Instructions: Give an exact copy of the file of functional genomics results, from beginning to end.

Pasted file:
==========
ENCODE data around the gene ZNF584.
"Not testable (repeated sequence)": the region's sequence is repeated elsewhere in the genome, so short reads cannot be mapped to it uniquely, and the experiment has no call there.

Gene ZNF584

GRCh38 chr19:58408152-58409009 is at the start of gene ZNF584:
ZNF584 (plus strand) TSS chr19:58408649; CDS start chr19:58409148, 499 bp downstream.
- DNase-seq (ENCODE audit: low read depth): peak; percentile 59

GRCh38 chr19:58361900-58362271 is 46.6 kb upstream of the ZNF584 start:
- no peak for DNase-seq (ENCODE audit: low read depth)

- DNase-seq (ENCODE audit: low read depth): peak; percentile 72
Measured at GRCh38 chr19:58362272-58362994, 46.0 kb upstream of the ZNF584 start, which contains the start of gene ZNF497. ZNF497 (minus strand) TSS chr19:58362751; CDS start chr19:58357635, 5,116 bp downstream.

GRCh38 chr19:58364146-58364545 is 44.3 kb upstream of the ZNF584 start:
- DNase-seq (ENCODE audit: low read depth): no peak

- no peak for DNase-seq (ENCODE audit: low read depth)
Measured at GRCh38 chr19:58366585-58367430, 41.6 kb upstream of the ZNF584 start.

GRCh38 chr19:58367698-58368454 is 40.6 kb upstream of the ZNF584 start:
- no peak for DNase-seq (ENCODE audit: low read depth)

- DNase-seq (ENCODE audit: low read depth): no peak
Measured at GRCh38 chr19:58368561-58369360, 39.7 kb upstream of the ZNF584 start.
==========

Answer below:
ENCODE data around the gene ZNF584.
"Not testable (repeated sequence)": the region's sequence is repeated elsewhere in the genome, so short reads cannot be mapped to it uniquely, and the experiment has no call there.

Gene ZNF584

GRCh38 chr19:58408152-58409009 is at the start of gene ZNF584:
ZNF584 (plus strand) TSS chr19:58408649; CDS start chr19:58409148, 499 bp downstream.
- DNase-seq (ENCODE audit: low read depth): peak; percentile 59

GRCh38 chr19:58361900-58362271 is 46.6 kb upstream of the ZNF584 start:
- no peak for DNase-seq (ENCODE audit: low read depth)

- DNase-seq (ENCODE audit: low read depth): peak; percentile 72
Measured at GRCh38 chr19:58362272-58362994, 46.0 kb upstream of the ZNF584 start, which contains the start of gene ZNF497. ZNF497 (minus strand) TSS chr19:58362751; CDS start chr19:58357635, 5,116 bp downstream.

GRCh38 chr19:58364146-58364545 is 44.3 kb upstream of the ZNF584 start:
- DNase-seq (ENCODE audit: low read depth): no peak

- no peak for DNase-seq (ENCODE audit: low read depth)
Measured at GRCh38 chr19:58366585-58367430, 41.6 kb upstream of the ZNF584 start.

GRCh38 chr19:58367698-58368454 is 40.6 kb upstream of the ZNF584 start:
- no peak for DNase-seq (ENCODE audit: low read depth)

- DNase-seq (ENCODE audit: low read depth): no peak
Measured at GRCh38 chr19:58368561-58369360, 39.7 kb upstream of the ZNF584 start.